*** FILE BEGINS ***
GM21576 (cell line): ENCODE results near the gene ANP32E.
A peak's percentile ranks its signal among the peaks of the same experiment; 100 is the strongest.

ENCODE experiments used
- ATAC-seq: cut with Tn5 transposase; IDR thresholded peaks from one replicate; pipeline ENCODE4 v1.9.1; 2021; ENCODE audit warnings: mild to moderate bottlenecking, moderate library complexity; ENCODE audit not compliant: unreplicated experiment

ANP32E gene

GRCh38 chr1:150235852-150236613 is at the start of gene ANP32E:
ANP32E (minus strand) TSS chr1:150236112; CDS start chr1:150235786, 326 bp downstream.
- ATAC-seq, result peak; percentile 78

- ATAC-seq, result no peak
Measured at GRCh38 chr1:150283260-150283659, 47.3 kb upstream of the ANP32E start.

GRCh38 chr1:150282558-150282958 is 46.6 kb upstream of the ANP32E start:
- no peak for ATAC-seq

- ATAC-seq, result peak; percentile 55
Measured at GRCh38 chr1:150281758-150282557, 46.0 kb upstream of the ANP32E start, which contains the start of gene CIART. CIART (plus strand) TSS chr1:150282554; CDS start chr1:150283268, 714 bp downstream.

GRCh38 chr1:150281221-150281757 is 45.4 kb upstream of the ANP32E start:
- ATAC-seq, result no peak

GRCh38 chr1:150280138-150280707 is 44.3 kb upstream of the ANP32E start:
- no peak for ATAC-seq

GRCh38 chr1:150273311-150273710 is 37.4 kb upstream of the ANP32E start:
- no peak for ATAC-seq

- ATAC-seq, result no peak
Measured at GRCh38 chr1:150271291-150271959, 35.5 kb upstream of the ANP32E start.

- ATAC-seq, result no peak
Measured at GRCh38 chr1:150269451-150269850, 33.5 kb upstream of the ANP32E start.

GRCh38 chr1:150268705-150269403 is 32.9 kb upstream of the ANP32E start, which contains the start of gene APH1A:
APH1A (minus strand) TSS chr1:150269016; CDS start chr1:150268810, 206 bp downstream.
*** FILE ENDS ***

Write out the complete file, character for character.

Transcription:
GM21576 (cell line): ENCODE results near the gene ANP32E.
A peak's percentile ranks its signal among the peaks of the same experiment; 100 is the strongest.

ENCODE experiments used
- ATAC-seq: cut with Tn5 transposase; IDR thresholded peaks from one replicate; pipeline ENCODE4 v1.9.1; 2021; ENCODE audit warnings: mild to moderate bottlenecking, moderate library complexity; ENCODE audit not compliant: unreplicated experiment

ANP32E gene

GRCh38 chr1:150235852-150236613 is at the start of gene ANP32E:
ANP32E (minus strand) TSS chr1:150236112; CDS start chr1:150235786, 326 bp downstream.
- ATAC-seq, result peak; percentile 78

- ATAC-seq, result no peak
Measured at GRCh38 chr1:150283260-150283659, 47.3 kb upstream of the ANP32E start.

GRCh38 chr1:150282558-150282958 is 46.6 kb upstream of the ANP32E start:
- no peak for ATAC-seq

- ATAC-seq, result peak; percentile 55
Measured at GRCh38 chr1:150281758-150282557, 46.0 kb upstream of the ANP32E start, which contains the start of gene CIART. CIART (plus strand) TSS chr1:150282554; CDS start chr1:150283268, 714 bp downstream.

GRCh38 chr1:150281221-150281757 is 45.4 kb upstream of the ANP32E start:
- ATAC-seq, result no peak

GRCh38 chr1:150280138-150280707 is 44.3 kb upstream of the ANP32E start:
- no peak for ATAC-seq

GRCh38 chr1:150273311-150273710 is 37.4 kb upstream of the ANP32E start:
- no peak for ATAC-seq

- ATAC-seq, result no peak
Measured at GRCh38 chr1:150271291-150271959, 35.5 kb upstream of the ANP32E start.

- ATAC-seq, result no peak
Measured at GRCh38 chr1:150269451-150269850, 33.5 kb upstream of the ANP32E start.

GRCh38 chr1:150268705-150269403 is 32.9 kb upstream of the ANP32E start, which contains the start of gene APH1A:
APH1A (minus strand) TSS chr1:150269016; CDS start chr1:150268810, 206 bp downstream.